This leads me to questions for anyone reading this. What are some of the past and current books you enjoy with your children? Do you avoid hard topics? Do you use older literature and use the “teachable moments?” Do you strictly stick to new literature? As I said in the beginning of this post, this is mainly a discussion and I would love your input. Please feel free to share in the comments here or at any of my social media outlets. Looking forward to hearing from you.

6 thoughts on “Breaking the literary bubble”

  1. We read books by the dozens, and I would estimate that about half are classic and the other half modern. Like you, I stop and discuss the language used in the older books. Oftentimes, I will pair a more modern, more “woke” book with a classic that contains the outdated stereotypes and insensitivities, especially when the older book includes any sort of white-washed history. That said, at this age (6) I do avoid books that teach about historical events like Thanksgiving from a purely colonized point of view. Instead, I do my best to introduce her to the point of views of the indigenous people. We do touch upon the ugly stuff, but only lightly, at this age. Teachable moments, for sure.


    Liked by 1 person

    1. Thanks for joining the conversation, Amy! I find that a lot of time I stumble into the hard stuff unprepared and not having remembered the ugly bits from when I read it so many years ago. I’m sure we all have certain sensitivities, but I have found one of the biggest we have is when it comes to stories with missing/dead parents. I find it to be a common theme in SO MANY stories, it has become an interesting way for Petunia to view her adoption as something to celebrate, as so many of the children in these stories are left to fend for themselves or live with horrible caretakers.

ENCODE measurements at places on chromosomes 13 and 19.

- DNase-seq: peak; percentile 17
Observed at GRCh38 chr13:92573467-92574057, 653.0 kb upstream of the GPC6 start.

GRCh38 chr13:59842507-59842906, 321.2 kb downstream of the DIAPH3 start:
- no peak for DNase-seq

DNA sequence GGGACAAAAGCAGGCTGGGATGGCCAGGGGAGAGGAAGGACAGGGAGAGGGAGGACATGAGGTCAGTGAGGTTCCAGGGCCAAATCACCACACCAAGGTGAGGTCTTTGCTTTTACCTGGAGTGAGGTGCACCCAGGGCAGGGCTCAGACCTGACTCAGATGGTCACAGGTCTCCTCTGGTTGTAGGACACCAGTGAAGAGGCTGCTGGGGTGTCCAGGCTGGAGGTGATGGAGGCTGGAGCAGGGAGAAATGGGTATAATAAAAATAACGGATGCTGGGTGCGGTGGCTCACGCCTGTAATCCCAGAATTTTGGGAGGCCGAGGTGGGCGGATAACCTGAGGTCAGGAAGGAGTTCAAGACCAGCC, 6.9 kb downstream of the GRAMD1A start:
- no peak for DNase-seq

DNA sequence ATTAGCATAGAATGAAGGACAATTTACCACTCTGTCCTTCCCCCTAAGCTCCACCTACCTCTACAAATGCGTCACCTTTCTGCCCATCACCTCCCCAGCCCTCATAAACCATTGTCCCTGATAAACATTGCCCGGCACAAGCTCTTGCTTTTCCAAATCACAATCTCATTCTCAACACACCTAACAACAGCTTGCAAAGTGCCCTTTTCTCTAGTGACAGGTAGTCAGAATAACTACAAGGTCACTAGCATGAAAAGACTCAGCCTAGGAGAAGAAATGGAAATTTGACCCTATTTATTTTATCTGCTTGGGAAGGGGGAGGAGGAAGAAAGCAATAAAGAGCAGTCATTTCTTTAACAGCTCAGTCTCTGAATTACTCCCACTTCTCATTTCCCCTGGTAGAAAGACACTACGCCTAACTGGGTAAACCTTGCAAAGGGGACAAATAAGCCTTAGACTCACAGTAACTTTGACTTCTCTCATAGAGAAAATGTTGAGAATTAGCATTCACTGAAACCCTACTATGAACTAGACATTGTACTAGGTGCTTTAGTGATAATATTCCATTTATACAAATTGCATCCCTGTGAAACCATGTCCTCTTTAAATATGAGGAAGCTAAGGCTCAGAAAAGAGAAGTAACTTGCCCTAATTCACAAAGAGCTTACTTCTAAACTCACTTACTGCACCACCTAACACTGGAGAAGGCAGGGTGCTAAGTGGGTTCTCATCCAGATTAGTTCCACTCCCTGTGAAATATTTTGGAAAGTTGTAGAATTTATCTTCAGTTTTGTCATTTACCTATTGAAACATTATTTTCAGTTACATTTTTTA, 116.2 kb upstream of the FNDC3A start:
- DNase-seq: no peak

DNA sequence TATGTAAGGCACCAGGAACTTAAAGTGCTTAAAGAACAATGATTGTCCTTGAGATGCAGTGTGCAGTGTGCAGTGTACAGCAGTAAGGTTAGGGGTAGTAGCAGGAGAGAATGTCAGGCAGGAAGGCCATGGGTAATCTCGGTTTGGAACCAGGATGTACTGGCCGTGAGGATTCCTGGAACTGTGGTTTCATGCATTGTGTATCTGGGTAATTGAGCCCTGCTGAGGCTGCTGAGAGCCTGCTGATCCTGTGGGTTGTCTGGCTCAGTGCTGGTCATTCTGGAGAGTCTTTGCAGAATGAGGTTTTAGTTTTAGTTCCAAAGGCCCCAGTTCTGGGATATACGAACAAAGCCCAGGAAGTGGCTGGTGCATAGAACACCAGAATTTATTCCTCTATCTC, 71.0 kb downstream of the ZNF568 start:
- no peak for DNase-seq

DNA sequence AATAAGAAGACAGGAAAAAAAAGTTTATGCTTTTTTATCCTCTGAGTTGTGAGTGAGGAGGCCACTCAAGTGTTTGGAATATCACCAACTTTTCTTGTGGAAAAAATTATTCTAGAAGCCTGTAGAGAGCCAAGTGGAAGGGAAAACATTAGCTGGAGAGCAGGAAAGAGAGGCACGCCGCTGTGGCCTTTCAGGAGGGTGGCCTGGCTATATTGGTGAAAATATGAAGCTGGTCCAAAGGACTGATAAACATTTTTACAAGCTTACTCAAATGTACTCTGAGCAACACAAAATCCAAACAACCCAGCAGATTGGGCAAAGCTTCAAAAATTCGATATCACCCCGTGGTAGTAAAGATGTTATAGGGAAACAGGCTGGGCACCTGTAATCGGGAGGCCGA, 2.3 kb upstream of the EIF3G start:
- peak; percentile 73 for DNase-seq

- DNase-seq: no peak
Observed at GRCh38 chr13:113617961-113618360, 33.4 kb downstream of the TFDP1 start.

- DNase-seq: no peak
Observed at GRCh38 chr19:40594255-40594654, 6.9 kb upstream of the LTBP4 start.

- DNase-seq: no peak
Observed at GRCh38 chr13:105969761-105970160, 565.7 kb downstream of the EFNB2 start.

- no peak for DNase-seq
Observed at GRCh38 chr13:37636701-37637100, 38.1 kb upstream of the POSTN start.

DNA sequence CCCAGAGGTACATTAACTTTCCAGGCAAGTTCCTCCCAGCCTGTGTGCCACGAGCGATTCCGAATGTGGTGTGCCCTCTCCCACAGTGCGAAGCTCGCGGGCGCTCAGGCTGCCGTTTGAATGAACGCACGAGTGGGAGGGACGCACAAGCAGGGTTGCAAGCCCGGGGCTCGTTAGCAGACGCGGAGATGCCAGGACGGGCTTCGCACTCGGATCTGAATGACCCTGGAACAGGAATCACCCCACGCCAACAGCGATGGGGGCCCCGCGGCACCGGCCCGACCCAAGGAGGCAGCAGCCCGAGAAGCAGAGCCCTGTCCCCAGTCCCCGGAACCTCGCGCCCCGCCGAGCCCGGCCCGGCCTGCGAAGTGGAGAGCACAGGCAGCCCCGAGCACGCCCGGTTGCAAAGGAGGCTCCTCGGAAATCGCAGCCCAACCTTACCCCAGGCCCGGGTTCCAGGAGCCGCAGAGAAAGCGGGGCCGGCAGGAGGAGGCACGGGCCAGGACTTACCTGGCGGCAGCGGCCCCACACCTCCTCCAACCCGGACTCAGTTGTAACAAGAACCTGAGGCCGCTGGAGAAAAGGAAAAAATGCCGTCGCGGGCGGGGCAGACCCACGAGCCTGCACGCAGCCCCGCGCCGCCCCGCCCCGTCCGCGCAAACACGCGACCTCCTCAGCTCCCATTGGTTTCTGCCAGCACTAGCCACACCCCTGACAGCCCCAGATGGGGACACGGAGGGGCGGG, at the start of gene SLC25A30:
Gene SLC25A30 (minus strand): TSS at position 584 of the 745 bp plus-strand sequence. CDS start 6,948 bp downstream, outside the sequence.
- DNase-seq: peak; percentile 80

2. From a teacher standpoint, 😘! The research points to kids being most well-adjusted, empathetic, and healthy long-term if they a) have trusting relationships with close adults who are attuned to their emotional needs and can respond appropriately, and b) have the sense of safety to be able to explore their worlds with others and independently. Risks and failure and confusion are important, too, as long as she knows the has resources to draw on to help her work through them- both within and outside herself. Choice is vital, so she can follow her own interests and start to build who she is. And I am always a fan of building as diverse and balanced a library of strong protagonists as possible! The world is global; our stories should be, too.

    Liked by 1 person

    1. I am so excited for her, as she grows into her own, and all of the world that is at her feet in the form of literature! I am trying to give her a strong foundation of when to question something that seems outdated, how to explore independently and find differing opinions, and have fun while doing it! I love your last point about being a part of the larger world. We read some folk tales from other countries and love them, although there often seems to be bits lost in translation. If you come across interesting titles in your travels, please send them our way!

      Liked by 1 person